4 Ag-Tech Leaders Who Are Smashing Geographical Silos
Are geographical silos impacting our ability to communicate a unified vision in precision agriculture? It’s a loaded question, for sure, with no simple answer. But it’s one that technology-focused leaders should ask themselves if they truly want to make sense of the ever-changing precision ag market.
One way to break down these silos is to empower members of your team to experience ag tech on a global scale. Immerse yourself and your employees into other precision agriculture markets to learn how technology is being used abroad. While the agronomics in other countries are likely to differ from what you’re familiar with, the solutions being used elsewhere may still be applicable to your fields. Experiencing for the first time how people in other countries go about their daily jobs in precision agriculture is a great way to broaden your perspective. Ultimately, it could help bring everything that has been too close to you up until now, into much clearer vision. What valuable insight this would be to your organization, and the greater industry as a whole.
PrecisionAg has been fortunate to partner with many people that have enhanced their ag-tech career with a global outlook. Here’s a look at four such individuals who are helping to drive agribusiness forward.
Precision agriculture consultant and PrecisionAg.com contributing writer Mauricio Nicocelli Netto doesn’t let being based in his home country of Brazil stop him from experiencing ag tech in other countries. Mauricio, along with two colleagues from Brazil’s Instituto Mato-Grossense do Algodão (IMAmt), a crop research company owned by the Mato Grosso Cotton Growers Association, recently traveled to Australia to meet local companies and seek partnerships in development. While he was extremely impressed with the technological innovation he saw in Australia, Mauricio said it was much more than just that. “I was even more impressed and grateful for the hospitality, education, and patience of the Australian agricultural professionals who made our trip very rich in exchange for knowledge,” he said in this trip recap.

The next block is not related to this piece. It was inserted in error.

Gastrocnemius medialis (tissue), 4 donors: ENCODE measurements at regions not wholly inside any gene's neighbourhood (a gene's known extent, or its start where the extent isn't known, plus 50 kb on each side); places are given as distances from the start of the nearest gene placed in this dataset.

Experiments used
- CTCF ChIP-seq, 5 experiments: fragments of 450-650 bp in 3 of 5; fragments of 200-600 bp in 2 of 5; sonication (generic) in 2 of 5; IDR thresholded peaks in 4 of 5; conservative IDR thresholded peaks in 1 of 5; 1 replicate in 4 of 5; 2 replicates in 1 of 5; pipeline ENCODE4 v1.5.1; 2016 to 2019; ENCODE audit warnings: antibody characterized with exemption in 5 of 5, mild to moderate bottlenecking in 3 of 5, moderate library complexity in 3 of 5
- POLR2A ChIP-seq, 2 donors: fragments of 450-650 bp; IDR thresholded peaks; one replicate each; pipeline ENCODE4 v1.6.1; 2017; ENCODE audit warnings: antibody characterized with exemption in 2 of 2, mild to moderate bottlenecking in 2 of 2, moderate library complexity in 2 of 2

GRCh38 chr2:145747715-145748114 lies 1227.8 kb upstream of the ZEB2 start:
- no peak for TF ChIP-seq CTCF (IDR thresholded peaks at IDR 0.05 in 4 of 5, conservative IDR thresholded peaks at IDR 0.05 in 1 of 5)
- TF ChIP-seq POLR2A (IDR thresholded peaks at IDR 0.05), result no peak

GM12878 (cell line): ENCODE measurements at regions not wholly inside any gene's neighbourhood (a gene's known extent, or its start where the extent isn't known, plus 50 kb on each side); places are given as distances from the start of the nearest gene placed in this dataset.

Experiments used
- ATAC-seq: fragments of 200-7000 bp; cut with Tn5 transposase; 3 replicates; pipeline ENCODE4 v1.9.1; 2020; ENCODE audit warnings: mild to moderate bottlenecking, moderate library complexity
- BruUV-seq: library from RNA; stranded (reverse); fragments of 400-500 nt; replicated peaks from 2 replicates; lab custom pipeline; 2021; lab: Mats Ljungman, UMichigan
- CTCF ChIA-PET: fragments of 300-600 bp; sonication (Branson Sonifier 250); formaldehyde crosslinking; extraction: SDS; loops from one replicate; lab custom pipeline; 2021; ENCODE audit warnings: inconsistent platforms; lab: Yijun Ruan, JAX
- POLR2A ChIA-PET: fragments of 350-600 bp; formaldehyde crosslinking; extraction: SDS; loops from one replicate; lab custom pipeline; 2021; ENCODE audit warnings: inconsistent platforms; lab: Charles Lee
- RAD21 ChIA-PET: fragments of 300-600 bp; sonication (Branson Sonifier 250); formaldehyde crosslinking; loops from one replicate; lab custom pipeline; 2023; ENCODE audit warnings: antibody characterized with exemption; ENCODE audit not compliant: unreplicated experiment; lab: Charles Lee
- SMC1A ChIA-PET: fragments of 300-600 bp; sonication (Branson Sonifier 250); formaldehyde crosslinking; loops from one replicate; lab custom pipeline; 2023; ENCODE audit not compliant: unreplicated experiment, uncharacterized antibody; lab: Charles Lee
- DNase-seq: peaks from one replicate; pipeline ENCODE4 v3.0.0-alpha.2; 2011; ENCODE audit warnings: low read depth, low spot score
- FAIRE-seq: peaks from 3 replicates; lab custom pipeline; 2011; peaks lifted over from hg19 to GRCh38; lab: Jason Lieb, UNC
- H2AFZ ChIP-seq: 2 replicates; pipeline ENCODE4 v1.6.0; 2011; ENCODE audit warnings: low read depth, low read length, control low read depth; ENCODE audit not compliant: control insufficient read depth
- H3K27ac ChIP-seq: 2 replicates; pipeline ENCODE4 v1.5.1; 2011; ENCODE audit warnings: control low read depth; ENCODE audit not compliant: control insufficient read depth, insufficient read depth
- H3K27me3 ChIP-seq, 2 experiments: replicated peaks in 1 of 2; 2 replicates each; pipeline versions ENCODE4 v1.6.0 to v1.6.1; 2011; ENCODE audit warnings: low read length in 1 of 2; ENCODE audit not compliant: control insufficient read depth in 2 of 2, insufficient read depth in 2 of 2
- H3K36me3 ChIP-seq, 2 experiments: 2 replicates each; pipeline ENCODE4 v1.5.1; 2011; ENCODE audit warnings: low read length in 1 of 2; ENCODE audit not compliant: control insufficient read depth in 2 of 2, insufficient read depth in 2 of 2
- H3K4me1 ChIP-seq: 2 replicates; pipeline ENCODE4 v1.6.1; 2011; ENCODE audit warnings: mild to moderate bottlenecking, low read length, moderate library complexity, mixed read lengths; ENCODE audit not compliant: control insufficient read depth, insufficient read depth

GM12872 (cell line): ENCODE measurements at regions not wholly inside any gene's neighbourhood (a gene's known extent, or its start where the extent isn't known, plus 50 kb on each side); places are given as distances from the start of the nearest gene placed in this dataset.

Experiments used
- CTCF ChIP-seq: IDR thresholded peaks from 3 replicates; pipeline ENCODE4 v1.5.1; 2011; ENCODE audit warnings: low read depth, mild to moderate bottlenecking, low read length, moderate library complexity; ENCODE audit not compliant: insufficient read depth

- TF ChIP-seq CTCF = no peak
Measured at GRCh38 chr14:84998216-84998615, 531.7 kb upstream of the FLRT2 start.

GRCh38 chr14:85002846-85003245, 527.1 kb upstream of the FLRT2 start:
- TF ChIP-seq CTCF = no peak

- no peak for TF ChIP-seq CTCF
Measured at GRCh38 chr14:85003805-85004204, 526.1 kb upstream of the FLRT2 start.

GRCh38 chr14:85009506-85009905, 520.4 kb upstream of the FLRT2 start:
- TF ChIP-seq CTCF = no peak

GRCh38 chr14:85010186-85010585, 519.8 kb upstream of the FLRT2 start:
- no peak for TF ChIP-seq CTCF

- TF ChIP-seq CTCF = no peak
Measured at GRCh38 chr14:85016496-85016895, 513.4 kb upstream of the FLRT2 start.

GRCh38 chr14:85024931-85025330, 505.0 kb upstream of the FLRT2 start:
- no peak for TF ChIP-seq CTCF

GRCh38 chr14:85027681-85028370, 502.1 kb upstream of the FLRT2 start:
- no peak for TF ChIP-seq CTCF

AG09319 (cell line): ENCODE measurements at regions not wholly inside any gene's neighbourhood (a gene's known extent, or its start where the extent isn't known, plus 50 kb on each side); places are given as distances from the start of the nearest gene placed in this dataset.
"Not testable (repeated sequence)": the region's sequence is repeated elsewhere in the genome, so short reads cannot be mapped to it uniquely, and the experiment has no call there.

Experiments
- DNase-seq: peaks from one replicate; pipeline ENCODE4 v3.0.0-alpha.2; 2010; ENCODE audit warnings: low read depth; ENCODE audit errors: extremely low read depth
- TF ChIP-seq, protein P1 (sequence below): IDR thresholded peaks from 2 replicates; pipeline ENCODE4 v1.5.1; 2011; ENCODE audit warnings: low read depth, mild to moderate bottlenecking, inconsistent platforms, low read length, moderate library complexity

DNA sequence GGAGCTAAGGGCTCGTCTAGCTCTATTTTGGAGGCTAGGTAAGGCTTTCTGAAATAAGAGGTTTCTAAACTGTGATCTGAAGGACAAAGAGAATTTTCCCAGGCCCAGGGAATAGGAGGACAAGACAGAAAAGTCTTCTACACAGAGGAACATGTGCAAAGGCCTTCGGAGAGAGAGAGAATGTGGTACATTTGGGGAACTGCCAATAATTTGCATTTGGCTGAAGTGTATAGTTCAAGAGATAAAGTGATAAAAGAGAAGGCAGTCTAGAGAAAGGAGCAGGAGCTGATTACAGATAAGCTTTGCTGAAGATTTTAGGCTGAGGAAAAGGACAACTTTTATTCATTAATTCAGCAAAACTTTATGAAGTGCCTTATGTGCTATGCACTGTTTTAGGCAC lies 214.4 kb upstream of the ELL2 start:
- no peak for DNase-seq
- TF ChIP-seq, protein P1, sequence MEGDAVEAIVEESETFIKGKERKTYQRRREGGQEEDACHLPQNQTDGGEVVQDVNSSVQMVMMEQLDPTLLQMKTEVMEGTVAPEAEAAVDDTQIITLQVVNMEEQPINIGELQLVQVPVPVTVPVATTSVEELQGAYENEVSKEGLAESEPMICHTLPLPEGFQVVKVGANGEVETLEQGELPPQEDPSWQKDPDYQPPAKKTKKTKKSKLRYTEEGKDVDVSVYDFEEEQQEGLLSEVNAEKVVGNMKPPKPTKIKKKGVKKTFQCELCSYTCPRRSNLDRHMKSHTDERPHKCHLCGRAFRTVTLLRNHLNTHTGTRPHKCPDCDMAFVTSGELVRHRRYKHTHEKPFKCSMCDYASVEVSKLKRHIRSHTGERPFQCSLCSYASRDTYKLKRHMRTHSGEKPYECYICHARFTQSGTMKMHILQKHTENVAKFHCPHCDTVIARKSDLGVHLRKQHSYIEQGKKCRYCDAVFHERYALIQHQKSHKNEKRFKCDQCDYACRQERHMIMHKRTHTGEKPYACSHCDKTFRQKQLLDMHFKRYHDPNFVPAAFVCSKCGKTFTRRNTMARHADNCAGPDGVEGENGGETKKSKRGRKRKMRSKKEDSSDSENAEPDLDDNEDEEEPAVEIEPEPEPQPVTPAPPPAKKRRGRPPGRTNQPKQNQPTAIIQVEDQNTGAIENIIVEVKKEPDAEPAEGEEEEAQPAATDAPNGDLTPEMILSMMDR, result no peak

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Fellow Brazilian and contributor Rodrigo Trevisan has also smashed down geographical silos. As co-founder and the head of research and development of technological solutions for agribusiness at Smart Agri in São Paulo, Rodrigo recently moved to the U.S., where’s he’s now a Graduate Research Assistant at the University of Illinois at Urbana-Champaign. He’s placed a huge emphasis on attending as many tech conferences throughout the world to gain valuable insight he would not get otherwise. Rodrigo’s “10 Key Takeaways from the 2019 PrecisionAg VISION Conference” is a prime example of this.
To say Reinder Prins has broadened his perspective on precision ag is an understatement. Originally from The Netherlands, Reinder is currently Marketing Manager for Agworld based in Perth, Western Australia. Prior to this, he was precision agriculture adoption lead for an ag retailer focused on the cotton industry on Australia’s east coast. He then moved to South America and worked as a freelancer in digital agriculture before returning to Australia. In other words, he’s been all around the ag-tech map. One of our most popular contributors, the well-traveled Reinder has gained in-depth knowledge of precision agriculture that covers a wide range of geographical regions, including his observations of digital ag in New Zealand.
Finally, Marc Vanacht is perhaps the go-to authority when it comes to global perspectives in precision agriculture. As Principal of AG Business Consultants in St. Louis, MO, U.S., Marc is often tapped to speak at key industry events like the InfoAg Conference, the VISION Conference, and the International Forum of Agricultural Robotics (FIRA) to share his take on precision developments from around the world. In fact, his presentation at the VISION Conference earlier this year covered digital farming from China to Latin America and everywhere in between. Marc paints a compelling picture of how ag technology is being used worldwide. Oh, and it certainly helps that Marc is fluent in five languages (English, French, Dutch, German, and Spanish).
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